As part of the 75th anniversary of VE day we will be exploring Leeds Castle’s involvement in World War II with a series of articles posted each day.
The Guinea Pig Club
In 1938 Sir Archibald McIndoe was appointed consultant in plastic surgery to the Royal Air
Force. On the outbreak of the war in 1939, he selected the Queen Victoria
Hospital at East Grinstead, which had been rebuilt shortly before the war. It
possessed ample land for expansion and was a suitable site for the
establishment of a centre for plastic and jaw surgery.
It was there that he treated the very deep burns and serious facial
disfigurements sustained by aircraft pilots and crew. In 1941 the patients at
the hospital formed The Guinea Pig Club. The club was made up of
members who were recovering WW2 pilots and bomber crew from the
allied airforce that had been burnt and were receiving treatment from Sir
Archibald McIndoe. The name reflected the pioneering nature of Sir
Archibald’s work, where many of the procedures and treatments were completely new to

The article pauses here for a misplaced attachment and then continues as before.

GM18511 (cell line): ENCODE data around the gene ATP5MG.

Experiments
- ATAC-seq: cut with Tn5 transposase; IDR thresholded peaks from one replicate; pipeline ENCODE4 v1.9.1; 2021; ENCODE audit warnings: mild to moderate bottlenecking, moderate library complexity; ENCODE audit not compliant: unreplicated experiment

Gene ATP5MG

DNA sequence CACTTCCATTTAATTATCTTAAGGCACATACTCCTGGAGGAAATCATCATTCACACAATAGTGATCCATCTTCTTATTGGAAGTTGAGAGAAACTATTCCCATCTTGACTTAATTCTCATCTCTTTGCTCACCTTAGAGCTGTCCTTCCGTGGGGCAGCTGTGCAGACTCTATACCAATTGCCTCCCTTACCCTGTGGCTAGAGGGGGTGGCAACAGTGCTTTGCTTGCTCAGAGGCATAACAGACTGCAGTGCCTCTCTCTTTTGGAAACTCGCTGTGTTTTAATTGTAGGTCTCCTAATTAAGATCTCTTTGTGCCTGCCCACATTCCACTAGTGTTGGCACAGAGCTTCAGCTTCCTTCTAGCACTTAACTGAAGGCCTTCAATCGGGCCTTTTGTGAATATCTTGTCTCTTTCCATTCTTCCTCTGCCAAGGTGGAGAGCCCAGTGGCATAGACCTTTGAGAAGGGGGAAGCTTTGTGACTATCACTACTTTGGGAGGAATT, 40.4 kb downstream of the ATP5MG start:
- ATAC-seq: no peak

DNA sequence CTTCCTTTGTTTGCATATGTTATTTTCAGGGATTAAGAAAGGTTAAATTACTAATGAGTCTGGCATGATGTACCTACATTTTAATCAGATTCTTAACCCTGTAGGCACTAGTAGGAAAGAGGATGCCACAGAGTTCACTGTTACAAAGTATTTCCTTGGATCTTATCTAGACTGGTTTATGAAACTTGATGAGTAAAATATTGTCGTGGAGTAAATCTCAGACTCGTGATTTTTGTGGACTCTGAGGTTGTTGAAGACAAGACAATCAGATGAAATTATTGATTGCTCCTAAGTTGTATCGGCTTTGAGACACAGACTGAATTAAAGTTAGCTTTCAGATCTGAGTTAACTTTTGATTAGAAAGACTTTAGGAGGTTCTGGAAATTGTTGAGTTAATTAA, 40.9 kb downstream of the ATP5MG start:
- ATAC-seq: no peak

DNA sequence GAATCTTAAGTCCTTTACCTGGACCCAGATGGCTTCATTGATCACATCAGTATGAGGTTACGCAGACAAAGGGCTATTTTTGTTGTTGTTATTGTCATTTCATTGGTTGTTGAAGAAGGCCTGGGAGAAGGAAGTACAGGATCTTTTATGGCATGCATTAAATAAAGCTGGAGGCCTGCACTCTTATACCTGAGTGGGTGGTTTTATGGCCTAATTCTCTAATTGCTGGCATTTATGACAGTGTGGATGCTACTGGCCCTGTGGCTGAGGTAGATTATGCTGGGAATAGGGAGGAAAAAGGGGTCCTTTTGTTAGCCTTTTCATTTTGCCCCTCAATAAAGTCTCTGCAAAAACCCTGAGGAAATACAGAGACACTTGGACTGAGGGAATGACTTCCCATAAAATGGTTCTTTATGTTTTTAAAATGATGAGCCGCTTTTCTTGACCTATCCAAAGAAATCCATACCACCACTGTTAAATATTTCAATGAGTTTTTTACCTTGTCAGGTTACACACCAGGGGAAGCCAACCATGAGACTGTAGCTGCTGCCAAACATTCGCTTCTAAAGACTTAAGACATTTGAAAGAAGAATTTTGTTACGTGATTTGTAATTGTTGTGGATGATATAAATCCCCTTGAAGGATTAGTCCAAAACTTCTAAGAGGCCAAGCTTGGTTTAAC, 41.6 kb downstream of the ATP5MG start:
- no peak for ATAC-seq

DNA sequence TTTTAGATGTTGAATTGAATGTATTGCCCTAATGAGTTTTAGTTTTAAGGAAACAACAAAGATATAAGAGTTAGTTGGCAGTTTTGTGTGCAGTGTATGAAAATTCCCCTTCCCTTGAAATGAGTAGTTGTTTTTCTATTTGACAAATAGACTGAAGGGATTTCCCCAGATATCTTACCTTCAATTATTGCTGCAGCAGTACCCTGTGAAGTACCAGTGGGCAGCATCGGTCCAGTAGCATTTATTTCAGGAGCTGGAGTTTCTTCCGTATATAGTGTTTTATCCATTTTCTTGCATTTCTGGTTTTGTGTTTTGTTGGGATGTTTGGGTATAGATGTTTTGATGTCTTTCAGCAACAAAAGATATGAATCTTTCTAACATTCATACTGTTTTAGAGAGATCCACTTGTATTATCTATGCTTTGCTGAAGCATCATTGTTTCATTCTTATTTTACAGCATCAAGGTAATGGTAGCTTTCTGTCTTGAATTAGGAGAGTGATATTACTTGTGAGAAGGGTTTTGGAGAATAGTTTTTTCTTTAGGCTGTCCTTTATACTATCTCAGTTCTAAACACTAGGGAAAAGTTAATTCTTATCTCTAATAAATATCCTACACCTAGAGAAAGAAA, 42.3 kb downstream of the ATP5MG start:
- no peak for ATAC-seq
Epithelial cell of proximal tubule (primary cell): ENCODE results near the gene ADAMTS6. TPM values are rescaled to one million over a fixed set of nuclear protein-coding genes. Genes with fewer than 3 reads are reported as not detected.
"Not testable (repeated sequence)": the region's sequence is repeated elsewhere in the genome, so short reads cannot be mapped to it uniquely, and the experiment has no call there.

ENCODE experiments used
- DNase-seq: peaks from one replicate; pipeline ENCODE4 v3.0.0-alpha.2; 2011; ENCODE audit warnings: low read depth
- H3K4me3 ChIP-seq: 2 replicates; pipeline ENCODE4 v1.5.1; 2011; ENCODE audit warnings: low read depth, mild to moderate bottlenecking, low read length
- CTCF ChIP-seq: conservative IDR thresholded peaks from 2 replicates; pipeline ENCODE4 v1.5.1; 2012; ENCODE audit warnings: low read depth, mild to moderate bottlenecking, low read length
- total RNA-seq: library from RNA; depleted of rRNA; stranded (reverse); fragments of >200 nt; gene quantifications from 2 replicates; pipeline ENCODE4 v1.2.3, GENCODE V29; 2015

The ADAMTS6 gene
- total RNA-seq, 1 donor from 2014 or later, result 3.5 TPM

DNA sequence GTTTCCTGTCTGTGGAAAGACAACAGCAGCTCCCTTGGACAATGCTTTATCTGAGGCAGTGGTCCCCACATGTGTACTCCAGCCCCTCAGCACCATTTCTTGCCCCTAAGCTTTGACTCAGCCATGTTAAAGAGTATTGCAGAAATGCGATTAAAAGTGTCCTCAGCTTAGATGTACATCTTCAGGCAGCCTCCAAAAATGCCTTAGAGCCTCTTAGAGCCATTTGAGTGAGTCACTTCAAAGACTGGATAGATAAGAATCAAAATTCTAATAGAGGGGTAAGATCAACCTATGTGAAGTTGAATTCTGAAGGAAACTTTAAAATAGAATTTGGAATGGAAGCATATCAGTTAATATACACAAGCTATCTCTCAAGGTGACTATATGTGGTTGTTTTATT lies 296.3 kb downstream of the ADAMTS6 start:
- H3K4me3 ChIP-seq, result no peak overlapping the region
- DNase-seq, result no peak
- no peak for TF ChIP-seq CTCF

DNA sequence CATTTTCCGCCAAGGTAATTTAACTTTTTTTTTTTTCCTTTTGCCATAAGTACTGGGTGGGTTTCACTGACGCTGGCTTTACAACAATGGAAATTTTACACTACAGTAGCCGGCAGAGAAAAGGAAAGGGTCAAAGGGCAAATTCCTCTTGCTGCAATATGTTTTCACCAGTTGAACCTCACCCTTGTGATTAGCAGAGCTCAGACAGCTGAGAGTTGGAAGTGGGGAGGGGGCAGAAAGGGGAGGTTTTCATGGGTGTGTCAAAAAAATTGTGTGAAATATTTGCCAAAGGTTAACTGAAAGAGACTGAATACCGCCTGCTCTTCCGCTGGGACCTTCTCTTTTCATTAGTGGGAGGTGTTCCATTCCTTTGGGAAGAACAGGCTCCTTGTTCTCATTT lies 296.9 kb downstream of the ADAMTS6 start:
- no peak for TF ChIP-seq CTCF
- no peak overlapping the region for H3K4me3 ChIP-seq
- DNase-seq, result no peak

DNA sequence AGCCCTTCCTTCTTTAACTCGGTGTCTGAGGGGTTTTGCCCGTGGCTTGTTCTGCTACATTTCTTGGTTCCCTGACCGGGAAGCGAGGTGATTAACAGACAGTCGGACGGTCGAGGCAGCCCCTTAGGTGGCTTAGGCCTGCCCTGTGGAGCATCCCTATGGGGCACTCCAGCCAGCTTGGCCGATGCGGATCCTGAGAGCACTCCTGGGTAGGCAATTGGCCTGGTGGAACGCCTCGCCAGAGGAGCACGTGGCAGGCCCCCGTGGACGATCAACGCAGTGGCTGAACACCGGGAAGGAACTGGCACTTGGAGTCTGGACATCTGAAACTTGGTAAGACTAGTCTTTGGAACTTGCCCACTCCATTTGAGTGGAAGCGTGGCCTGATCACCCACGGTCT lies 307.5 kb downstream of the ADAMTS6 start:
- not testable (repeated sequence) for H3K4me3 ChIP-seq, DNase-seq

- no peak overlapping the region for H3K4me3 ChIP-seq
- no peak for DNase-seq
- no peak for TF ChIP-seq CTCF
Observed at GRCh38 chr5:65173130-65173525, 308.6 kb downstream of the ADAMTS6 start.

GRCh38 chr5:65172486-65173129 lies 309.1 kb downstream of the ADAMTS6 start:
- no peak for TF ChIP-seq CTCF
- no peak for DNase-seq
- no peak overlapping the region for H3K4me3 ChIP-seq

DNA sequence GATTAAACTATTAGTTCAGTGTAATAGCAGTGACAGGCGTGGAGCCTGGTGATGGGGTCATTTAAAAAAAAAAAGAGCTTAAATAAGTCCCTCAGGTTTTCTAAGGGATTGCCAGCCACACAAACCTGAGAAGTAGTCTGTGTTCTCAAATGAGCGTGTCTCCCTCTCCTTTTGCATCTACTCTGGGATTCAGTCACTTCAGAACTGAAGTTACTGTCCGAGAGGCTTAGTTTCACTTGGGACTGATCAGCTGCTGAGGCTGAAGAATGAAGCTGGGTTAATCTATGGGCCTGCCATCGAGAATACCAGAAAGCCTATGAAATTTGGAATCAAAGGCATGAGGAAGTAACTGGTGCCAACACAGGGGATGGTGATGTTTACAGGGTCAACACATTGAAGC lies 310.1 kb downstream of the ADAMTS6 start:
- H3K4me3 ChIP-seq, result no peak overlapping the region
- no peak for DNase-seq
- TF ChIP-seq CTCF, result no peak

plastic surgery. The work carried out by McIndoe in rehabilitating badly burned aircrew was quite outstanding, not only physically but also psychologically. By the end of the war there were 649 members of the Guinea Pig Club, all indebted
to Sir Archibald.
In 1943, when the Castle was no longer required as a hospital, some of the “guinea pigs” of Sir Archibald
McIndoe’s pioneering plastic surgery at the Queen Victoria Hospital in East Grinstead were invited to Leeds
Castle to convalesce. One of these was Paul Hart, who returned to the Castle several times during 1943 and
1944 for stays of two or three weeks at a time as a guest of Lady Baillie. Mr Hart remembered Lady Baillie
as a very beautiful and charming lady.
He recalled that: “She was not there during the week, but we had the run of the house and at weekends
she came with other guests, including some of the leading war-time figures.”